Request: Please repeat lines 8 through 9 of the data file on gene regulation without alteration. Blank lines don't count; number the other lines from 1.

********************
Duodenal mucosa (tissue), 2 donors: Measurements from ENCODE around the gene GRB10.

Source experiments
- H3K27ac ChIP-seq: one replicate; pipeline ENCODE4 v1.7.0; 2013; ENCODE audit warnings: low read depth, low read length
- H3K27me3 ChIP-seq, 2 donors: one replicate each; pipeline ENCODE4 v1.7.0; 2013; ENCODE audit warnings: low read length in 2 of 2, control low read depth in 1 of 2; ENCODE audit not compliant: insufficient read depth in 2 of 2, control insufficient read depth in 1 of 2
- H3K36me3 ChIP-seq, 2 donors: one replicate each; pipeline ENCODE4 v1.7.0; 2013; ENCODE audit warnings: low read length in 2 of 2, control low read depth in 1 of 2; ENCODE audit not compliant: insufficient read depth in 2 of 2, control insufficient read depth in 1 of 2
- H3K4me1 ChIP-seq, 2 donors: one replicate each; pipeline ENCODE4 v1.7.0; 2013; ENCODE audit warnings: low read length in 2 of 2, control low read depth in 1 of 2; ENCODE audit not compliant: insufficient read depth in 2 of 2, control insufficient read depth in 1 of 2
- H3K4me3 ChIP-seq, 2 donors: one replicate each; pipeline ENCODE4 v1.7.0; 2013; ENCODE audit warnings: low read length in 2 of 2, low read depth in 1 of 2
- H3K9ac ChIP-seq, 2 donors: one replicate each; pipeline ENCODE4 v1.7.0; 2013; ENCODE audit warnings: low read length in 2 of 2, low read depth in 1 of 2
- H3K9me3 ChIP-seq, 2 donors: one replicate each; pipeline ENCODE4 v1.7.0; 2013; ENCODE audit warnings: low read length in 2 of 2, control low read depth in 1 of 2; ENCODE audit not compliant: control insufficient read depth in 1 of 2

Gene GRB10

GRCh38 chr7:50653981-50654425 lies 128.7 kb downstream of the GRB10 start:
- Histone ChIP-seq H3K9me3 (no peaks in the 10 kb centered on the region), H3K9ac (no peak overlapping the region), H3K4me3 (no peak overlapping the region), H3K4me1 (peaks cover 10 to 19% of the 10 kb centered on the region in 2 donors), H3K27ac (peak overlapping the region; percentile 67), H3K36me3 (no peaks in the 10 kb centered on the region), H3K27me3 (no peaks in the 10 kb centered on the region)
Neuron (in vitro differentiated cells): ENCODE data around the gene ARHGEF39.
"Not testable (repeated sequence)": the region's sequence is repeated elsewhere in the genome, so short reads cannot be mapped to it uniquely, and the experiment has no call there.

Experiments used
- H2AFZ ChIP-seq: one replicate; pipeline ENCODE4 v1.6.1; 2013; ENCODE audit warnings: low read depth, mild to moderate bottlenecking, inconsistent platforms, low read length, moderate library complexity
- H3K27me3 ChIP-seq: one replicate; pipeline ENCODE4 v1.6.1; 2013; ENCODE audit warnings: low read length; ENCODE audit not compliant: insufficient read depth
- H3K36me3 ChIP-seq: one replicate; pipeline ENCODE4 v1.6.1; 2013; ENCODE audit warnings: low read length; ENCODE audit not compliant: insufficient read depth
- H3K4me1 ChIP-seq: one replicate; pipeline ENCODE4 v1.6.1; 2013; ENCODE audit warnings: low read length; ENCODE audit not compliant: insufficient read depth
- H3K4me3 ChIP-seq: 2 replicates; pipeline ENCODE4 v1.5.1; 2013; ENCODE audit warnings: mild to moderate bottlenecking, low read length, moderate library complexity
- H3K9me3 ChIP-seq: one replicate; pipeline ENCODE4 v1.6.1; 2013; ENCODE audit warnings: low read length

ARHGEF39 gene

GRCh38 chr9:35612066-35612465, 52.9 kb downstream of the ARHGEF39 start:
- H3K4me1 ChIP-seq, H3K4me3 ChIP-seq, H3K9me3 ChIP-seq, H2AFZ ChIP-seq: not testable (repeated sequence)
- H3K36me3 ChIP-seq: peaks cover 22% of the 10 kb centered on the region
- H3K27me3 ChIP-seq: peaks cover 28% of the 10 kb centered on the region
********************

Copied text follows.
- H3K9ac ChIP-seq, 2 donors: one replicate each; pipeline ENCODE4 v1.7.0; 2013; ENCODE audit warnings: low read length in 2 of 2, low read depth in 1 of 2
- H3K9me3 ChIP-seq, 2 donors: one replicate each; pipeline ENCODE4 v1.7.0; 2013; ENCODE audit warnings: low read length in 2 of 2, control low read depth in 1 of 2; ENCODE audit not compliant: control insufficient read depth in 1 of 2